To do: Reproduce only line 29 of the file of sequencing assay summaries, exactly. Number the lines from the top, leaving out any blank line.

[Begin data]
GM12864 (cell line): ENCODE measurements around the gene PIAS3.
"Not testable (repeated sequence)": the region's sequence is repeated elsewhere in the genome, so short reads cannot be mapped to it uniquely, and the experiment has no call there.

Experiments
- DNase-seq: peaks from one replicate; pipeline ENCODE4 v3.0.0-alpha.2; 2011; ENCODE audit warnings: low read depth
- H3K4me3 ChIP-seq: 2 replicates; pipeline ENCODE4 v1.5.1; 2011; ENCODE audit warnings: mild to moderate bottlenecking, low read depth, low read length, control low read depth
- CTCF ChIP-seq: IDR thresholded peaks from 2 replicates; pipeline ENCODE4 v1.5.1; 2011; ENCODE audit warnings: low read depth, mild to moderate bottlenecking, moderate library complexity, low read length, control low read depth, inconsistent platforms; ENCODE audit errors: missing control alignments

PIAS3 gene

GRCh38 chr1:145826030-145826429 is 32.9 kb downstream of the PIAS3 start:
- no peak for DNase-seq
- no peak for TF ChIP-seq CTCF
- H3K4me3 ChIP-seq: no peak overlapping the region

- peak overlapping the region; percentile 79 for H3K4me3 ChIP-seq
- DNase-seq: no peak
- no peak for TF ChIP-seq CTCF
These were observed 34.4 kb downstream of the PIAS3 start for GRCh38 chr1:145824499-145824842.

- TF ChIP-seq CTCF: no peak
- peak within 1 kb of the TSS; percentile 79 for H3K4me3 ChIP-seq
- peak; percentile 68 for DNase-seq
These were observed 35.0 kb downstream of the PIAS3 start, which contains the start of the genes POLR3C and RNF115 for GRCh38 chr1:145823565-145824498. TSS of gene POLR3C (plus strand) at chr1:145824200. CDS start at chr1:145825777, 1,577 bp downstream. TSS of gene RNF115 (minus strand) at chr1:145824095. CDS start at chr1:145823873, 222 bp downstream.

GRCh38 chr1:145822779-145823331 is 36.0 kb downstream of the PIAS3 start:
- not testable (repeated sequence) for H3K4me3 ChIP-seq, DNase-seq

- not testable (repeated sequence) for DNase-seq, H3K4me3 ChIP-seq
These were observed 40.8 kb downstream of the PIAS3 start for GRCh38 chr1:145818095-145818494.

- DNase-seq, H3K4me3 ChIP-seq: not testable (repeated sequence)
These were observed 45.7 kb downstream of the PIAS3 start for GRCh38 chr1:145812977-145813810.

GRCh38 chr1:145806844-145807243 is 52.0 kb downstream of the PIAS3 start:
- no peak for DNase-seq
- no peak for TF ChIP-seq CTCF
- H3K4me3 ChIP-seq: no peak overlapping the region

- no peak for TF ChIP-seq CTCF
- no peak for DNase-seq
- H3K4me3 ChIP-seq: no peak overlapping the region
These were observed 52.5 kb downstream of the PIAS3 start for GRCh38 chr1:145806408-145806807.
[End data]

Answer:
- H3K4me3 ChIP-seq: no peak overlapping the region